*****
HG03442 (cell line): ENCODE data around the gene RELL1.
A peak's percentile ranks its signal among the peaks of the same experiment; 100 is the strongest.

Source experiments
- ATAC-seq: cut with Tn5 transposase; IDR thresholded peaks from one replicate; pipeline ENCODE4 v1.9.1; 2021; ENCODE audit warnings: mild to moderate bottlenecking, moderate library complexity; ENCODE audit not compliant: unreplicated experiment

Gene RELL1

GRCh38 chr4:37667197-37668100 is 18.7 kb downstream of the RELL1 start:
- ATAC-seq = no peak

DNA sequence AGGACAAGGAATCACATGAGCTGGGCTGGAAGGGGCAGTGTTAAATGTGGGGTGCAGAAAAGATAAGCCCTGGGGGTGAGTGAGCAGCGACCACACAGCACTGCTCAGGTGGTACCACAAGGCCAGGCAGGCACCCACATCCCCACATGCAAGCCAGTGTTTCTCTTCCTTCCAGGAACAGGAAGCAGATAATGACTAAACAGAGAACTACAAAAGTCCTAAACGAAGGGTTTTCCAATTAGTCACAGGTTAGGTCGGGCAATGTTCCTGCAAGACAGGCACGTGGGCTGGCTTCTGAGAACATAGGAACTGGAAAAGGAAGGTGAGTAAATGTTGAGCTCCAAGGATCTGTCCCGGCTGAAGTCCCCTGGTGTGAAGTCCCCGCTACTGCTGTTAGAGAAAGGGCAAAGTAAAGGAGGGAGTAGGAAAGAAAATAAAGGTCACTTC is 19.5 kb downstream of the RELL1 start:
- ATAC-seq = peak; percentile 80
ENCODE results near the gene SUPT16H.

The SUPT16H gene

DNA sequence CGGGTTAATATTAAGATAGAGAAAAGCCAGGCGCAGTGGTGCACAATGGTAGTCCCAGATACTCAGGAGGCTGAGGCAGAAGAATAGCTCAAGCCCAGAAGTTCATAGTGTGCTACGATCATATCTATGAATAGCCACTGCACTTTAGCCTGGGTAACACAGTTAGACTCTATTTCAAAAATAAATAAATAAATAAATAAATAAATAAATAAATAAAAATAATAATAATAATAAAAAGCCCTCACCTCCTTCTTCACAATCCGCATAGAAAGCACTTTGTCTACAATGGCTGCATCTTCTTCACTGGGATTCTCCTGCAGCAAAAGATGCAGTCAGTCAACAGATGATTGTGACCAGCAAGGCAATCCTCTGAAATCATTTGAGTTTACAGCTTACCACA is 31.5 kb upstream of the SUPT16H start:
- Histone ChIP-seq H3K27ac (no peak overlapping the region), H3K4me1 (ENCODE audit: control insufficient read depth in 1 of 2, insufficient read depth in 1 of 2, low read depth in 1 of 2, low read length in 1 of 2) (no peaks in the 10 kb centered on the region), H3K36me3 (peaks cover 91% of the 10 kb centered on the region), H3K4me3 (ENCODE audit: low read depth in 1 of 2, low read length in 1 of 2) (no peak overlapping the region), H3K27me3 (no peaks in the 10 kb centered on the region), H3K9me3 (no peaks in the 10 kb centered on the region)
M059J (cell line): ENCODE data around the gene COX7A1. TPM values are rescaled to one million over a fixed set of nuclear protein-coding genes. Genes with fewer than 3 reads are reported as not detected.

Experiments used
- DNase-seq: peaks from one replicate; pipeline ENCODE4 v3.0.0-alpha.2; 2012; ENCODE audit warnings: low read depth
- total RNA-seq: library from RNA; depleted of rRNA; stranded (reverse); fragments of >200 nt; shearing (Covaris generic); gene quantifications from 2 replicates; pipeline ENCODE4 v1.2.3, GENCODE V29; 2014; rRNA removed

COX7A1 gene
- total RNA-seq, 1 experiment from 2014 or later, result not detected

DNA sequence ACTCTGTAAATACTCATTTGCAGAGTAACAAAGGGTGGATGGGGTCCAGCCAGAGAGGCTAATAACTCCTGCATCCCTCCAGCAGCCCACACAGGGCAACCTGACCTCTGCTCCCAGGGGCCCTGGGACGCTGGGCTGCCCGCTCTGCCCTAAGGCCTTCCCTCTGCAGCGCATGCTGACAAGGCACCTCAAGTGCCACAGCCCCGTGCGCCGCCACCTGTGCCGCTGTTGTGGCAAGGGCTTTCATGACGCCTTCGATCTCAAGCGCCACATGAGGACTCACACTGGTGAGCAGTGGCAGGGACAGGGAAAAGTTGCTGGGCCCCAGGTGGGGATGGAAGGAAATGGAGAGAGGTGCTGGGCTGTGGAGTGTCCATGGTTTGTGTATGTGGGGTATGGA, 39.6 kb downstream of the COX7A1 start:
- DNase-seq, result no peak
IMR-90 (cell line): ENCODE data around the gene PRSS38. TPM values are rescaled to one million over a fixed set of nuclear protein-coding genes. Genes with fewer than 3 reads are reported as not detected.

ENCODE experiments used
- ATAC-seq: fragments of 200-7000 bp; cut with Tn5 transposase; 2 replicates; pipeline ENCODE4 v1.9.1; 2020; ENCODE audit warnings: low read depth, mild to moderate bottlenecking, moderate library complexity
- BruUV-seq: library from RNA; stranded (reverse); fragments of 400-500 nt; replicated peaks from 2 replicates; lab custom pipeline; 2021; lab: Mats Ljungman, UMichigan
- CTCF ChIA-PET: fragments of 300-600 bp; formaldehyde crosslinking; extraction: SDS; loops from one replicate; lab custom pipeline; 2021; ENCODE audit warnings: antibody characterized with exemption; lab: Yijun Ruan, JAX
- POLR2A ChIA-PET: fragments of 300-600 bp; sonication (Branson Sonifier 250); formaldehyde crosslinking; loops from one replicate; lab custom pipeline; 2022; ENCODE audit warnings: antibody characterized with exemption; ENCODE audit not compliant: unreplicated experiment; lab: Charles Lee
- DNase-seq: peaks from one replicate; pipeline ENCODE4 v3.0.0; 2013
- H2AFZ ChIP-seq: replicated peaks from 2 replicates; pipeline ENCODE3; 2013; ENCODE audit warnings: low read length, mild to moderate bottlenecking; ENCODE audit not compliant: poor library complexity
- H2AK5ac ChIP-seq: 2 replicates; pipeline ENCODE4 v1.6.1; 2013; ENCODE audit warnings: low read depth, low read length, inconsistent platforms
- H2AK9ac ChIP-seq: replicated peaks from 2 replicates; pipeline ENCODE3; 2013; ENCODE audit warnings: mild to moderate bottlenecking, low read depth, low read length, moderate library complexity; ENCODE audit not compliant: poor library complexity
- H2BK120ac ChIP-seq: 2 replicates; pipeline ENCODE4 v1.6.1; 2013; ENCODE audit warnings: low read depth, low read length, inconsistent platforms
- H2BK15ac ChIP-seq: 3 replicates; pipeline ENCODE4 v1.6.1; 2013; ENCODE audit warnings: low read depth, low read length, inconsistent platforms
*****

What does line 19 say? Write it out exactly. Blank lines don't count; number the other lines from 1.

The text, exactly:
- total RNA-seq, 1 experiment from 2014 or later, result not detected